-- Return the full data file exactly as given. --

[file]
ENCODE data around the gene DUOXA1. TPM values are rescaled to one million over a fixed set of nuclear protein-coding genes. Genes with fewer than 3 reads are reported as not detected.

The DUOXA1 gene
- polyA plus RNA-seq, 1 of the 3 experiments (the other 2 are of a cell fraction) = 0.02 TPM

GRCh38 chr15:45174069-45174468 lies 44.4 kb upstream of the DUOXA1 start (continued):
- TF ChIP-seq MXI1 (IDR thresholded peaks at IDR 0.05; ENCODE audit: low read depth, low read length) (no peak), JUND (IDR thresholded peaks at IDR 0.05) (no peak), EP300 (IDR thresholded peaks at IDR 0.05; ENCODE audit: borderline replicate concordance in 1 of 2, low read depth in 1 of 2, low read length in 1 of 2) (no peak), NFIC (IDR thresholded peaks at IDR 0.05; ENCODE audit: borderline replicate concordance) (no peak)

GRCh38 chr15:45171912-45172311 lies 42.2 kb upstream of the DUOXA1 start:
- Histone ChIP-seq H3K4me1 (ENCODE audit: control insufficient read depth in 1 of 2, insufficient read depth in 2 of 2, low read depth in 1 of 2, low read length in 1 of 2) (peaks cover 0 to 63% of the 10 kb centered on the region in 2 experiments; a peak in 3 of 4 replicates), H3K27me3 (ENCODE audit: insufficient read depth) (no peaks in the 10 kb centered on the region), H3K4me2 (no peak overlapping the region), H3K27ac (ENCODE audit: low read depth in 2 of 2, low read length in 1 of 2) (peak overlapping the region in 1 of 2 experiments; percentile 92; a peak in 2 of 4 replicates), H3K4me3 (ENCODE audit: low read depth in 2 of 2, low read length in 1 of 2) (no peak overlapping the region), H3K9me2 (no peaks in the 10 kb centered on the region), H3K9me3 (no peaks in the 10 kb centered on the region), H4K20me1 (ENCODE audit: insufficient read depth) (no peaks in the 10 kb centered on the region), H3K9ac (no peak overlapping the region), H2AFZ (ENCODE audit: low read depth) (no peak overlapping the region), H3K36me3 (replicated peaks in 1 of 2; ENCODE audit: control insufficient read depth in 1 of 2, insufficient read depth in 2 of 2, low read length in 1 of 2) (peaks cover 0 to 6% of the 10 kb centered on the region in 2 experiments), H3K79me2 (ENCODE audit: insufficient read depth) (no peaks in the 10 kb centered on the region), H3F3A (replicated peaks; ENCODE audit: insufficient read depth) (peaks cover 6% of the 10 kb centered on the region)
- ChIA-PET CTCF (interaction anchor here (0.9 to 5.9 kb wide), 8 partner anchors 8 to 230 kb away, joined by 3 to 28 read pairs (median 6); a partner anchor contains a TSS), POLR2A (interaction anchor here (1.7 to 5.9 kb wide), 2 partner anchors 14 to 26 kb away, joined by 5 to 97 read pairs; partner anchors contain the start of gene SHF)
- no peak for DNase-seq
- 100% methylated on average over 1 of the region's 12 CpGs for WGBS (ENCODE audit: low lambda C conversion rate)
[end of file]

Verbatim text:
ENCODE data around the gene DUOXA1. TPM values are rescaled to one million over a fixed set of nuclear protein-coding genes. Genes with fewer than 3 reads are reported as not detected.

The DUOXA1 gene
- polyA plus RNA-seq, 1 of the 3 experiments (the other 2 are of a cell fraction) = 0.02 TPM

GRCh38 chr15:45174069-45174468 lies 44.4 kb upstream of the DUOXA1 start (continued):
- TF ChIP-seq MXI1 (IDR thresholded peaks at IDR 0.05; ENCODE audit: low read depth, low read length) (no peak), JUND (IDR thresholded peaks at IDR 0.05) (no peak), EP300 (IDR thresholded peaks at IDR 0.05; ENCODE audit: borderline replicate concordance in 1 of 2, low read depth in 1 of 2, low read length in 1 of 2) (no peak), NFIC (IDR thresholded peaks at IDR 0.05; ENCODE audit: borderline replicate concordance) (no peak)

GRCh38 chr15:45171912-45172311 lies 42.2 kb upstream of the DUOXA1 start:
- Histone ChIP-seq H3K4me1 (ENCODE audit: control insufficient read depth in 1 of 2, insufficient read depth in 2 of 2, low read depth in 1 of 2, low read length in 1 of 2) (peaks cover 0 to 63% of the 10 kb centered on the region in 2 experiments; a peak in 3 of 4 replicates), H3K27me3 (ENCODE audit: insufficient read depth) (no peaks in the 10 kb centered on the region), H3K4me2 (no peak overlapping the region), H3K27ac (ENCODE audit: low read depth in 2 of 2, low read length in 1 of 2) (peak overlapping the region in 1 of 2 experiments; percentile 92; a peak in 2 of 4 replicates), H3K4me3 (ENCODE audit: low read depth in 2 of 2, low read length in 1 of 2) (no peak overlapping the region), H3K9me2 (no peaks in the 10 kb centered on the region), H3K9me3 (no peaks in the 10 kb centered on the region), H4K20me1 (ENCODE audit: insufficient read depth) (no peaks in the 10 kb centered on the region), H3K9ac (no peak overlapping the region), H2AFZ (ENCODE audit: low read depth) (no peak overlapping the region), H3K36me3 (replicated peaks in 1 of 2; ENCODE audit: control insufficient read depth in 1 of 2, insufficient read depth in 2 of 2, low read length in 1 of 2) (peaks cover 0 to 6% of the 10 kb centered on the region in 2 experiments), H3K79me2 (ENCODE audit: insufficient read depth) (no peaks in the 10 kb centered on the region), H3F3A (replicated peaks; ENCODE audit: insufficient read depth) (peaks cover 6% of the 10 kb centered on the region)
- ChIA-PET CTCF (interaction anchor here (0.9 to 5.9 kb wide), 8 partner anchors 8 to 230 kb away, joined by 3 to 28 read pairs (median 6); a partner anchor contains a TSS), POLR2A (interaction anchor here (1.7 to 5.9 kb wide), 2 partner anchors 14 to 26 kb away, joined by 5 to 97 read pairs; partner anchors contain the start of gene SHF)
- no peak for DNase-seq
- 100% methylated on average over 1 of the region's 12 CpGs for WGBS (ENCODE audit: low lambda C conversion rate)